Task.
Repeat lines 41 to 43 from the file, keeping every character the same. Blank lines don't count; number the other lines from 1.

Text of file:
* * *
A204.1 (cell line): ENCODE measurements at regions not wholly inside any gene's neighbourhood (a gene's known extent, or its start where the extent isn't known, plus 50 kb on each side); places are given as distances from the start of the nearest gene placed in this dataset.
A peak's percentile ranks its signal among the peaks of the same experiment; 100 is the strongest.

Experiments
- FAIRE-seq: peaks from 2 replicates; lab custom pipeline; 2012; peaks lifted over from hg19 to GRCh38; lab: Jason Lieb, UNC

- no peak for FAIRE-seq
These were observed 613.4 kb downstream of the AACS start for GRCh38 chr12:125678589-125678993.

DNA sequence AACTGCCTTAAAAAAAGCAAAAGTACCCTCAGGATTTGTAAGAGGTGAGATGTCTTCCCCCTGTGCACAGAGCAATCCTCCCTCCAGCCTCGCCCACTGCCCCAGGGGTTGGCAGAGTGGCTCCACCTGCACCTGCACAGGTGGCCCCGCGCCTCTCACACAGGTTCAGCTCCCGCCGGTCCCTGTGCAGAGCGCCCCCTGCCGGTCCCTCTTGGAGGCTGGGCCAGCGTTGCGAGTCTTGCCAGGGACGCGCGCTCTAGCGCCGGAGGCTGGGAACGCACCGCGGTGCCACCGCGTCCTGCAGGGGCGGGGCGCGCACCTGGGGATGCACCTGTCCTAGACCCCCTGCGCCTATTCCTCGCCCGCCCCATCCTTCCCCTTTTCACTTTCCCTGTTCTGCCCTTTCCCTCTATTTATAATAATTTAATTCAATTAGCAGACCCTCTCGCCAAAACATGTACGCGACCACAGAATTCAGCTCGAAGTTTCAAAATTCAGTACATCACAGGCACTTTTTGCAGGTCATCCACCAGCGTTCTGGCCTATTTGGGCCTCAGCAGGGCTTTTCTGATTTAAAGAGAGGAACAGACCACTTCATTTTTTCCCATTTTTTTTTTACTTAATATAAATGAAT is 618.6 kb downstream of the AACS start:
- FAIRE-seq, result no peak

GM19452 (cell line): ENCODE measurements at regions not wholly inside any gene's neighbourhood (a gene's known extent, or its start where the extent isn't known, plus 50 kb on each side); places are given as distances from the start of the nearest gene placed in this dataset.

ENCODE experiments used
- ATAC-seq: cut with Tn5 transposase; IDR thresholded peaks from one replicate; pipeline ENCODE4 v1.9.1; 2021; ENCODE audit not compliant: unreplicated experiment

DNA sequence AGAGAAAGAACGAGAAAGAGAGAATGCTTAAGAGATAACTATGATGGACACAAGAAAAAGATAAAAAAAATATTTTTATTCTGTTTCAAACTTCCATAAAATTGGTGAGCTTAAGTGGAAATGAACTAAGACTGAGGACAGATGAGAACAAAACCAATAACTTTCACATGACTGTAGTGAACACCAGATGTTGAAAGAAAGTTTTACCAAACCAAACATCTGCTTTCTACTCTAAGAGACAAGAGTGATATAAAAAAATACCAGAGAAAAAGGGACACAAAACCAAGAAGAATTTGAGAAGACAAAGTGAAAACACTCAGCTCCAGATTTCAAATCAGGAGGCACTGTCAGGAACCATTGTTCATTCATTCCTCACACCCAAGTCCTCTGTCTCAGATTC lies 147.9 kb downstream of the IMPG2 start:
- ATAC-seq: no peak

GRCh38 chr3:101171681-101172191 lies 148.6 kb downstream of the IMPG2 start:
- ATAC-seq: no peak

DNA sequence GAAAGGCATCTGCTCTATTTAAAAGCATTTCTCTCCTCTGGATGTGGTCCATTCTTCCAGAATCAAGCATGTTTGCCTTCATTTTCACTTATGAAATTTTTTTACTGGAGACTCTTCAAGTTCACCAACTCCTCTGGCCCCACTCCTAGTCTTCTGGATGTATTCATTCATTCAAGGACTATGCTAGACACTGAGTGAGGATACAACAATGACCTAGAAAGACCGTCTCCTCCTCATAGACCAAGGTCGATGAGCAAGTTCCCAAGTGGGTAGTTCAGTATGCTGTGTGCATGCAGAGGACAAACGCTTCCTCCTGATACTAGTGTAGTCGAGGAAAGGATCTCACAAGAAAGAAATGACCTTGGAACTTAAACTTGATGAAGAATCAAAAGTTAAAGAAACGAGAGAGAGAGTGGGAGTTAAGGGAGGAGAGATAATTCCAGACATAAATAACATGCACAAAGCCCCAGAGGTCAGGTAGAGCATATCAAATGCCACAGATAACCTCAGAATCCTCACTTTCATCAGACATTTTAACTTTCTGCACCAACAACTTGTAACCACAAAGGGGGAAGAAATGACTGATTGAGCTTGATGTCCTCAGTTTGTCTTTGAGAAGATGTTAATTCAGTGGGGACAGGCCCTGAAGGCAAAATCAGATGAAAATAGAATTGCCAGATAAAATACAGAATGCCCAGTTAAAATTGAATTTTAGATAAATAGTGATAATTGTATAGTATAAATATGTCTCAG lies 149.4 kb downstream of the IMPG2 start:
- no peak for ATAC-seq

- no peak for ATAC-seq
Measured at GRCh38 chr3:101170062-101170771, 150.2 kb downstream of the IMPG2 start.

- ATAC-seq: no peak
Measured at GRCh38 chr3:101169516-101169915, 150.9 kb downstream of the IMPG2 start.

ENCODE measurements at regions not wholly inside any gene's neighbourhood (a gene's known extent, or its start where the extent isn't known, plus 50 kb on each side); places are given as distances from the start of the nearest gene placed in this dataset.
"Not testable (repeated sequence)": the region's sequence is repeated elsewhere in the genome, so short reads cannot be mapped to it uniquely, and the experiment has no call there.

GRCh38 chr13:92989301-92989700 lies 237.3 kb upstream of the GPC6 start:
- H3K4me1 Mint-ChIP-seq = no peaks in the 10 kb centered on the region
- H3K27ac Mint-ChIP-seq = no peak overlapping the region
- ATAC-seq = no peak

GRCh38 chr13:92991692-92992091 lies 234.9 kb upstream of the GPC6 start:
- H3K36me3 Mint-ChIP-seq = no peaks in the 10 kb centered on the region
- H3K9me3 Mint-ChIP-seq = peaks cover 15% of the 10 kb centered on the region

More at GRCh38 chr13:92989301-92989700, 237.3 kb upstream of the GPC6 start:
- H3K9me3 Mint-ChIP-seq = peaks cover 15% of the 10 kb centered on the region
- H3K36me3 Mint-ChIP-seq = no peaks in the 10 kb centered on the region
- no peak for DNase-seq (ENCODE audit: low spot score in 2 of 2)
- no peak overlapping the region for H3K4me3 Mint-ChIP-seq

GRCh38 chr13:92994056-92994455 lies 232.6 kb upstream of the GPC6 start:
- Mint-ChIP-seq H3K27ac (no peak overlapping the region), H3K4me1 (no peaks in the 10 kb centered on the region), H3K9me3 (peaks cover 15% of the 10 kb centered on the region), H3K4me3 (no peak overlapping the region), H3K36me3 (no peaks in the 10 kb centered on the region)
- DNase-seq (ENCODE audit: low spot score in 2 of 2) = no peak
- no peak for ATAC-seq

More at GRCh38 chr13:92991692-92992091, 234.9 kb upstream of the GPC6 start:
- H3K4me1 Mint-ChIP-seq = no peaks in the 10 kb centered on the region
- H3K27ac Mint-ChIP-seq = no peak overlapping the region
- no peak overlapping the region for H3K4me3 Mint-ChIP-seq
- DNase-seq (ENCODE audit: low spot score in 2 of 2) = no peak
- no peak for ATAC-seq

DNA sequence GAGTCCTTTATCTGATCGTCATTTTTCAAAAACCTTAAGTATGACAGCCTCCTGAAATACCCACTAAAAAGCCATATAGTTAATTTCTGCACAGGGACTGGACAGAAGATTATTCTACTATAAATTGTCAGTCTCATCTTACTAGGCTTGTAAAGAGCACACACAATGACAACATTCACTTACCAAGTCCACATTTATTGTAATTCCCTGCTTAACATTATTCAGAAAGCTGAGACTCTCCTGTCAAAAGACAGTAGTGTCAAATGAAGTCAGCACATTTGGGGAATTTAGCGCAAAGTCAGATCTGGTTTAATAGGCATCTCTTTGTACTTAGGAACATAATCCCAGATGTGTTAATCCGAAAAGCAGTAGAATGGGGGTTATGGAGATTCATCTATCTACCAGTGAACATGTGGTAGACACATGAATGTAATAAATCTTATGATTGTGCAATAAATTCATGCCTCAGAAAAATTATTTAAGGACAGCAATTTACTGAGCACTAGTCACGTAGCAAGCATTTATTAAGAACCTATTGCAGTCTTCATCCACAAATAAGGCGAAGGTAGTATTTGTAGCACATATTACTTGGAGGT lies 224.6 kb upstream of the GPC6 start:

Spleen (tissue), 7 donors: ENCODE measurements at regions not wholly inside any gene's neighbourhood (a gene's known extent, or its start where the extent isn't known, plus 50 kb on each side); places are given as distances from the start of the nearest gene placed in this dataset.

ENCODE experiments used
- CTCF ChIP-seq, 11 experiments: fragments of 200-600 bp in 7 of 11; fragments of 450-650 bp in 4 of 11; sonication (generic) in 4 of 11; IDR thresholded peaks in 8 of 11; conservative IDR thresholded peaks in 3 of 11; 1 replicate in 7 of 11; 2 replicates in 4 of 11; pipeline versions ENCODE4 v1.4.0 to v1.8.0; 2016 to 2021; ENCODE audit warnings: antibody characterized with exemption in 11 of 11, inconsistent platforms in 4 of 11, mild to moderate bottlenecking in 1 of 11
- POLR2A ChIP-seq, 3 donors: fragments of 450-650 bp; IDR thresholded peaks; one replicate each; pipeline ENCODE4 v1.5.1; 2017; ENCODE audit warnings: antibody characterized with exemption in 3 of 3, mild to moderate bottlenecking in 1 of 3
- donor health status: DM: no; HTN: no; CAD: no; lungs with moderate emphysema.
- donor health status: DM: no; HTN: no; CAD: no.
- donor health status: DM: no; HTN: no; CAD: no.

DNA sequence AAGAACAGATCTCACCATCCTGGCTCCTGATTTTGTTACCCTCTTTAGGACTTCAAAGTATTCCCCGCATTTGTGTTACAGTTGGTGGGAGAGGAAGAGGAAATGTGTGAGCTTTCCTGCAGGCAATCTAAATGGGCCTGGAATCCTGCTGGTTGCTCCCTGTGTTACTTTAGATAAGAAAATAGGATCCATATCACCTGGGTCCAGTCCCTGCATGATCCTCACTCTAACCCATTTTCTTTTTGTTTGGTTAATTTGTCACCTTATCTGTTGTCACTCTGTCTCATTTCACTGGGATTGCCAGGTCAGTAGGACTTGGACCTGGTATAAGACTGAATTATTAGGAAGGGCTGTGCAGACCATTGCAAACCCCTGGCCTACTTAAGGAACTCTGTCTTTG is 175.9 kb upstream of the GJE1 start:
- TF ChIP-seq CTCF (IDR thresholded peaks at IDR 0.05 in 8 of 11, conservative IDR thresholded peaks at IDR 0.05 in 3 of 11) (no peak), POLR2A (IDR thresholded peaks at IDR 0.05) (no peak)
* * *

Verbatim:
- H3K4me1 Mint-ChIP-seq = no peaks in the 10 kb centered on the region
- H3K27ac Mint-ChIP-seq = no peak overlapping the region
- no peak overlapping the region for H3K4me3 Mint-ChIP-seq